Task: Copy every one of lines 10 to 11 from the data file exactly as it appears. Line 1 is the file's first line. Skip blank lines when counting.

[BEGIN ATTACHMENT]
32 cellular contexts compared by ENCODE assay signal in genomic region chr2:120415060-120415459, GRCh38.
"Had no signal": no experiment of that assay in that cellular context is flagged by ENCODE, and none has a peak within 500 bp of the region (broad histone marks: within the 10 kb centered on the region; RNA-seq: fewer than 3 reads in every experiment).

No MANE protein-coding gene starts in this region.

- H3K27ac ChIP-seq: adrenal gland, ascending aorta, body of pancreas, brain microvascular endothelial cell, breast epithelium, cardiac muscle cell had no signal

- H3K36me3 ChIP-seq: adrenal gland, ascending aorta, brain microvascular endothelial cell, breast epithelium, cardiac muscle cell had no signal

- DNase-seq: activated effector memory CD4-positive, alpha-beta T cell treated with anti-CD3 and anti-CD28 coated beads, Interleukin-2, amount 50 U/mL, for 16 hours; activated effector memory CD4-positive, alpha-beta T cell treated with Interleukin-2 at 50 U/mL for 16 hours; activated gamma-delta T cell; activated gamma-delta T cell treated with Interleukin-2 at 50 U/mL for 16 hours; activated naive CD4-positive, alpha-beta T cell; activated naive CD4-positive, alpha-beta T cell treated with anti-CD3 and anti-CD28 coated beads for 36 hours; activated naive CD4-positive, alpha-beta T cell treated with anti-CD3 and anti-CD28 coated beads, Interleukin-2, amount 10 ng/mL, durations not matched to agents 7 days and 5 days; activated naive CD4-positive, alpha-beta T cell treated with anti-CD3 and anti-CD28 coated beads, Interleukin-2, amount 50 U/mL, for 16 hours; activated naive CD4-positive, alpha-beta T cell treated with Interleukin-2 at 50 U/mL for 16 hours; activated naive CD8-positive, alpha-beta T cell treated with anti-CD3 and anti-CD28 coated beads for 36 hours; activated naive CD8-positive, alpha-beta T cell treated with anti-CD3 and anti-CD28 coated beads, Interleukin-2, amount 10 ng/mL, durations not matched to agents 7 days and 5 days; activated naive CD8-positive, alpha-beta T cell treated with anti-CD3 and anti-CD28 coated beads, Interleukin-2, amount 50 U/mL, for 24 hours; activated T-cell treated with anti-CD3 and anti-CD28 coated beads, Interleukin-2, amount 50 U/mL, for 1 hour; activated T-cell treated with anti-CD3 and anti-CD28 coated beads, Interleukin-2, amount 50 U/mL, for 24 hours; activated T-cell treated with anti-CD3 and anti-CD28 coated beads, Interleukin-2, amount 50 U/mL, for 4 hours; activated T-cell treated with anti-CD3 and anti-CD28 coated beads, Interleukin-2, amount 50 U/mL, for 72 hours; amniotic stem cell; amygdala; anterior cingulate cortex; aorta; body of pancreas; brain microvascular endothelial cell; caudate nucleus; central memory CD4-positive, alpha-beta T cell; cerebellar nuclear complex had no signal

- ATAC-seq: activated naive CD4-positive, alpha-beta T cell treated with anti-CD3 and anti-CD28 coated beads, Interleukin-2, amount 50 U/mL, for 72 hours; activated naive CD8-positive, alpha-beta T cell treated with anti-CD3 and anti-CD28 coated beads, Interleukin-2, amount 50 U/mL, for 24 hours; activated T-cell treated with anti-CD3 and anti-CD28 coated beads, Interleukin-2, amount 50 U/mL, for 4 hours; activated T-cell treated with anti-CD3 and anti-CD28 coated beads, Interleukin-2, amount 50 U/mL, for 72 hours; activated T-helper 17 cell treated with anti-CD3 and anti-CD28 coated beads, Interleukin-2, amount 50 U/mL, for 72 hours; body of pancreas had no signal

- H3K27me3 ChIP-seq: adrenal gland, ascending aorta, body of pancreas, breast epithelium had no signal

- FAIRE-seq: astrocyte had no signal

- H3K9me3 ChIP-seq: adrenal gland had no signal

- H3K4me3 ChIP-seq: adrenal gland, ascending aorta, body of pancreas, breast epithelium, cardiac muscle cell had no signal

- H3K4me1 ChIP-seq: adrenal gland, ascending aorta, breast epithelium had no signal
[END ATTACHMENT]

- H3K9me3 ChIP-seq: adrenal gland had no signal

- H3K4me3 ChIP-seq: adrenal gland, ascending aorta, body of pancreas, breast epithelium, cardiac muscle cell had no signal